Vascular dementia: How do you feel at night? You could be at risk of brain decline

Alzheimer's Society explains what vascular dementia is

We use your sign-up to provide content in ways you’ve consented to and to improve our understanding of you. This may include adverts from us and 3rd parties based on our understanding. You can unsubscribe at any time. More info

The Alzheimer’s Society (AS) says sometimes a person with dementia will behave in ways that are difficult to understand in the late afternoon or early evening. The organisation explains: “During this time the person may become intensely distressed, agitated and have hallucinations or delusions. This may continue into the night, making it hard for them to get enough sleep.”

The AS says sundowning can happen at any stage of dementia but is more common during the middle stage and later stages.

The charity says it is not exactly clear why sundowning happens.

Nonetheless, the AS says it is possible that a range of different causes makes it more likely.

These might include tiredness, hunger, pain, overstimulation, tiredness in other people causing the person with dementia to become upset or anxiety or depression.

The AS also explains sometimes what seems like sundowning could be the person trying to communicate a need.

This could be needing the toilet, feeling hungry or being in pain, it adds.

Johns Hopkins University says the symptoms of vascular dementia depend on the location and amount of brain tissue involved.

It says these are signs and symptoms of vascular dementia

  • Increased trouble carrying out normal daily activities because of problems with concentration, communication, or inability to carry out instructions
  • Memory problems, although short-term memory may not be affected
  • Confusion, which may increase at night (known as “sundown syndrome”)
  • Stroke symptoms, such as sudden weakness and trouble with speech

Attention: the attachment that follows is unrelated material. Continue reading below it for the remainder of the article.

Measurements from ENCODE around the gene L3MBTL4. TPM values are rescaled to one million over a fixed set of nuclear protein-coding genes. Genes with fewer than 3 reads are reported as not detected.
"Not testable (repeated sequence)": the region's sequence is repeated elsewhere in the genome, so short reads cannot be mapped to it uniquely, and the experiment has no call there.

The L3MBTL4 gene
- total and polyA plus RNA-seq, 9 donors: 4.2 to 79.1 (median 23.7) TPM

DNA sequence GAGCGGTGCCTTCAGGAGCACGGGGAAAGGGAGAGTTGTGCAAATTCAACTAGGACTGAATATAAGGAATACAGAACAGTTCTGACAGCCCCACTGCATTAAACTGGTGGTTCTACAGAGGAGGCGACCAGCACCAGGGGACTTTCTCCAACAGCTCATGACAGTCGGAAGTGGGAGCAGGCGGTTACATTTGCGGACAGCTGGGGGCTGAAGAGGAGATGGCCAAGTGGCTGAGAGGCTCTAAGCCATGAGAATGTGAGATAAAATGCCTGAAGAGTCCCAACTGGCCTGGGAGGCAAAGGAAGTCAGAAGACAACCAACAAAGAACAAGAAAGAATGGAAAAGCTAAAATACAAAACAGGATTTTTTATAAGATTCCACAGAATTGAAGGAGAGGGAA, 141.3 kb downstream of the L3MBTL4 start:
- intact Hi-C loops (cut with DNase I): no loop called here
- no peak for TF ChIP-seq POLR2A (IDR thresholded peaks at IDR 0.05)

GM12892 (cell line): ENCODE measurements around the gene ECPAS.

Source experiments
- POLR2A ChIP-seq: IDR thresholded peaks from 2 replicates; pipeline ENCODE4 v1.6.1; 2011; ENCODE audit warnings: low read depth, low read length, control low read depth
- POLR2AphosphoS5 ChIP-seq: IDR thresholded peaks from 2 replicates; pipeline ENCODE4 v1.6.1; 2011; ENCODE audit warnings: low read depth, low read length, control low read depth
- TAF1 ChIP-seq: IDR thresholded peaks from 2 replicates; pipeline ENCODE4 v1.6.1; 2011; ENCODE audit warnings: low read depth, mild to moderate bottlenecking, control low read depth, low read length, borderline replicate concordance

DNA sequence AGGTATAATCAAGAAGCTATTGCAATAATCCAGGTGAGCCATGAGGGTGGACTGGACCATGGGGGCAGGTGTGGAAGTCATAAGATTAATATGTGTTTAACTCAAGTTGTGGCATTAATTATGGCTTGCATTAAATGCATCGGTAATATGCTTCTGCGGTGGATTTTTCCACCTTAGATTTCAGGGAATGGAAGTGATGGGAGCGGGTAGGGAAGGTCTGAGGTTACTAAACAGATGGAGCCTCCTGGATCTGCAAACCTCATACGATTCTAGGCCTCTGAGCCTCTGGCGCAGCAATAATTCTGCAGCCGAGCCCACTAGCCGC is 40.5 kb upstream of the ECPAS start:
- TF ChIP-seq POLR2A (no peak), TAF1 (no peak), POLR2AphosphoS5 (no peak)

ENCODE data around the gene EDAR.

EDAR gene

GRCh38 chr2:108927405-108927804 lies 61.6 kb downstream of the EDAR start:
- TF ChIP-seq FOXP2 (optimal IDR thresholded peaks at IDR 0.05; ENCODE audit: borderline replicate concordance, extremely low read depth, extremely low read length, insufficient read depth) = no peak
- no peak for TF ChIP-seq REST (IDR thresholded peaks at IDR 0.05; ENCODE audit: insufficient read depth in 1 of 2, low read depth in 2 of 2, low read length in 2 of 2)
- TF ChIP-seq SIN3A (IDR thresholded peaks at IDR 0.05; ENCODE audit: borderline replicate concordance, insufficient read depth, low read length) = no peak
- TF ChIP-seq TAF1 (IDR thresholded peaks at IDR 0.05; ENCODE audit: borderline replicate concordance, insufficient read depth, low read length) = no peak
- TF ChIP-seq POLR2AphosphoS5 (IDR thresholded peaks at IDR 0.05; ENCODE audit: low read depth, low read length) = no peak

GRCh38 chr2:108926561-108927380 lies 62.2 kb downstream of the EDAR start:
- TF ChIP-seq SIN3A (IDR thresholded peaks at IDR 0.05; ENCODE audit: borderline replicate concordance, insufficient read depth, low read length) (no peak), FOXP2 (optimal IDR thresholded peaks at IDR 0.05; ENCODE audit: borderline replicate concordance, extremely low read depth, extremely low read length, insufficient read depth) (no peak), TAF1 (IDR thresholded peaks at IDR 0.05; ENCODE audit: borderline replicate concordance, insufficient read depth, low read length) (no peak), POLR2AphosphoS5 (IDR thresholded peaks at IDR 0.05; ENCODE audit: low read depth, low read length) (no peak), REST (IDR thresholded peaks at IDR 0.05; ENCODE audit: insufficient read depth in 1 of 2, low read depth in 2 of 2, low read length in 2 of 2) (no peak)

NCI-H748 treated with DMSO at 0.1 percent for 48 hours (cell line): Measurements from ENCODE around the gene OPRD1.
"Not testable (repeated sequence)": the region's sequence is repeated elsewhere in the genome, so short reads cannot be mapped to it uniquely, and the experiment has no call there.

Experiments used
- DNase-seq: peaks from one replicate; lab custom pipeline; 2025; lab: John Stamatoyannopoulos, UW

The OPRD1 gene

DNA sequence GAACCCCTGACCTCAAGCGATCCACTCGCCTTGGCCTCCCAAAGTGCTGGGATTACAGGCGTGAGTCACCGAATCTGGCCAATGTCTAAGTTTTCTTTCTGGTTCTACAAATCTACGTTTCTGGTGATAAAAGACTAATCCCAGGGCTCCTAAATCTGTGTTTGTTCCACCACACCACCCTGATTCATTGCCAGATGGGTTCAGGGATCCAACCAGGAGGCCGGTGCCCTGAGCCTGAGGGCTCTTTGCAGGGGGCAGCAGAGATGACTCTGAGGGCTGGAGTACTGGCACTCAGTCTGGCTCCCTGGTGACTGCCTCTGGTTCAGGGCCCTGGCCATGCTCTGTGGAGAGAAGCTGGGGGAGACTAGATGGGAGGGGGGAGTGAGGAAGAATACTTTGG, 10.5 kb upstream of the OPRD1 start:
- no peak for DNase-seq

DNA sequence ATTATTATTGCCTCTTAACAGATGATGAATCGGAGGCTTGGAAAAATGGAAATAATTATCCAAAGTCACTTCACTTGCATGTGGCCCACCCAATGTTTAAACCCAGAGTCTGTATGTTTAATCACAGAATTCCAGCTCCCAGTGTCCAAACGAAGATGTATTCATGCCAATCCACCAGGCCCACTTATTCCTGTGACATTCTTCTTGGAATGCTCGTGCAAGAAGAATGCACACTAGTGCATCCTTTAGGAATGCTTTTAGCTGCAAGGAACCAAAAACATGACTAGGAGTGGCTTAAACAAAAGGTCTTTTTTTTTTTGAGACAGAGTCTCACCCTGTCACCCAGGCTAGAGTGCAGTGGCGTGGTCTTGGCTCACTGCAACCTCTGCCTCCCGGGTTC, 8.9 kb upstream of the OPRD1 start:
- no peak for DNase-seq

• Personality changes
  • Mood changes, such as depression or irritability
  • Stride changes when walking too fast, shuffling steps
  • Problems with movement and/or balance
  • Urinary problems, such as urgency or incontinence
  • Tremors.

The NHS advises people to see a GP if they think they have early symptoms of dementia, especially if you’re over 65 years of age.

If it’s found at an early stage, treatment may be able to stop vascular dementia getting worse, or at least slow it down.

It says: “There’s currently no cure for vascular dementia and there’s no way to reverse any loss of brain cells that happened before the condition was diagnosed.”

Though the health body says treatment aims to tackle the underlying cause, which may reduce the speed at which brain cells are lost.

The NHS says: “Vascular dementia will usually get worse over time. This can happen in sudden steps, with periods in between where the symptoms do not change much, but it’s difficult to predict when this will happen.”

The AS says at least 10 percent of people with dementia are diagnosed with mixed dementia.

It explains that how long someone will live with vascular dementia varies greatly from person to person.

On average it will be about five years after the symptoms started, the organisation says.

The NHS advice if you are worried about someone else, encourage them to make an appointment with a GP and perhaps suggest that you go with them.

“Your GP can do some simple checks to try to find the cause of your symptoms. They can refer you to a memory clinic or another specialist for further tests if needed,” the health body says.

If you or a loved one has been diagnosed with dementia, the NHS and social services, as well as voluntary organisations, can provide advice and support for you and your family, it adds.

Source: Read Full Article